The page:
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V1006 – Hunting Act Repeal Bill 2016 watch

  • View Poll Results: Should this bill be passed into law?
    As many are of the opinion, Aye
    45.83%
    On the contrary, No
    43.75%
    Abstain
    10.42%

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    (Original post by Jammy Duel)
    So you're saying 10m (the approximate number of domestic dogs) divided by 33,000 (the estimated number of urban foxes) is not about 330?

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    I was saying I didn't believe fewer foxes are killed when fox hunting is banned.
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    (Original post by Aph)
    there is no such thing as common sense. It's a loaded term, massively over used and doesn't exist.

    Okay so citation?
    It's only one of the leading methods of small animal euthanasia

    https://en.wikipedia.org/wiki/Cervic...on?wprov=sfla1
    http://www.nature.com/news/best-way-...sought-1.13509

    You also get that severe pain is associated with, for the type of injury, minor injury, and the more severe injury regularly manifests as mild neck pain in humans
    http://emedicine.medscape.com/article/1264065-overview

    All you actually have to do is do your research on non botched hanging. The mode of death of a hanging, unless it's short drop which is intended to slowly asphyxiate, is cervical dislocation severing the base of the brain from the cervical column causing immediately lethal brain damage and dislocating all pain receptors from the brain.

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    I will be voting nay on this bill and I encourage others to do the same. Legalising the cruel, barbaric and bloodthirsty activity of fox hunting is simply undefendable. Saying there are more painful ways for a fox to die is no valid justification. I'm normally open to persuasion but I'm afraid there is nothing anyone can to say to persuade me to vote anything other than nay.
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    (Original post by Jammy Duel)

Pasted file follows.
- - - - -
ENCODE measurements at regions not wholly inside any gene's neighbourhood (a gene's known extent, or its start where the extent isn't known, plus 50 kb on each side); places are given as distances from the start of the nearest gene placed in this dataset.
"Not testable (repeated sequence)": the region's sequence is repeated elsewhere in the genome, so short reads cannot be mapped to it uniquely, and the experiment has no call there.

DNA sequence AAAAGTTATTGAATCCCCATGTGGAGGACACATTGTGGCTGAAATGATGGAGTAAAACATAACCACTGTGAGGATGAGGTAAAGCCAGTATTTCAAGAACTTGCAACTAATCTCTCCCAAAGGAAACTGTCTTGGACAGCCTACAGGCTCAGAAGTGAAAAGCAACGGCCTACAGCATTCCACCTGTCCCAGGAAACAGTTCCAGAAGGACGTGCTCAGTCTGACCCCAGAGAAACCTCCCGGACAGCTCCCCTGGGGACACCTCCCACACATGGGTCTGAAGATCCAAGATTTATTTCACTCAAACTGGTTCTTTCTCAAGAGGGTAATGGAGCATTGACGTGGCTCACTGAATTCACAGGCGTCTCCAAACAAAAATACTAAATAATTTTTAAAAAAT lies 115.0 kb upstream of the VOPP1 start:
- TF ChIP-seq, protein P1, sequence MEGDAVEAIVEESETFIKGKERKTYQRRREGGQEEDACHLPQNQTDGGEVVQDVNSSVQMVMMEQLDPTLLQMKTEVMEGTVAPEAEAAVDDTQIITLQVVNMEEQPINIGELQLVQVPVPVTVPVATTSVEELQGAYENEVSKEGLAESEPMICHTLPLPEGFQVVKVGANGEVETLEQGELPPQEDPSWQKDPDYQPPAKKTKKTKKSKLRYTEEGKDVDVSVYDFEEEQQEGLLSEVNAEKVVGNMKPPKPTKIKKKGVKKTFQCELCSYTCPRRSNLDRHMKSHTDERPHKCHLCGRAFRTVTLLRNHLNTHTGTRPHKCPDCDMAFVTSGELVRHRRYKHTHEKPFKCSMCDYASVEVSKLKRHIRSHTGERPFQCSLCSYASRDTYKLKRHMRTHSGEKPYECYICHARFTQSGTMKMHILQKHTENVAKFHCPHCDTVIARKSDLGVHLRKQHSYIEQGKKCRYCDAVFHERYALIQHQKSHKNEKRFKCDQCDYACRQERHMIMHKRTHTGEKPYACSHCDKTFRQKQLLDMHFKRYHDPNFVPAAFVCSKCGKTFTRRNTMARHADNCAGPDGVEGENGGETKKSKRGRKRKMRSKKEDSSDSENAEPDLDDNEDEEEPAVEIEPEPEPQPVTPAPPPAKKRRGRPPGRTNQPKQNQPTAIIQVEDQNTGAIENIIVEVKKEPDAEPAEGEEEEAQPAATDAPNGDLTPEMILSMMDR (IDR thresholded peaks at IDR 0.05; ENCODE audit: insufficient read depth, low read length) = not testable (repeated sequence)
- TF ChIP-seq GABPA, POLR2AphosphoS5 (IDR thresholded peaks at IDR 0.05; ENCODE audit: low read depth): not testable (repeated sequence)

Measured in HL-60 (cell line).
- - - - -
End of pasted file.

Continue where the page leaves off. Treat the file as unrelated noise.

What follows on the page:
It's only one of the leading methods of small animal euthanasia

    https://en.wikipedia.org/wiki/Cervic...on?wprov=sfla1
    http://www.nature.com/news/best-way-...sought-1.13509
    appeal to tradition which is a logical phallacy.

    You also get that severe pain is associated with, for the type of injury, minor injury, and the more severe injury regularly manifests as mild neck pain in humans
    http://emedicine.medscape.com/article/1264065-overview
    Human and fox physiology is rather different. We can accurately be used for pigs but not foxes. But I still maintain that poison is better.
    All you actually have to do is do your research on non botched hanging. The mode of death of a hanging, unless it's short drop which is intended to slowly asphyxiate, is cervical dislocation severing the base of the brain from the cervical column causing immediately lethal brain damage and dislocating all pain receptors from the brain.

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    The burden of evidence is on you and not me. As such you are expected to provide the evidence as you are making the claims. Not me.
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    (Original post by Aph)
    appeal to tradition which is a logical phallacy.


    Human and fox physiology is rather different. We can accurately be used for pigs but not foxes. But I still maintain that poison is better.
    The burden of evidence is on you and not me. As such you are expected to provide the evidence as you are making the claims. Not me.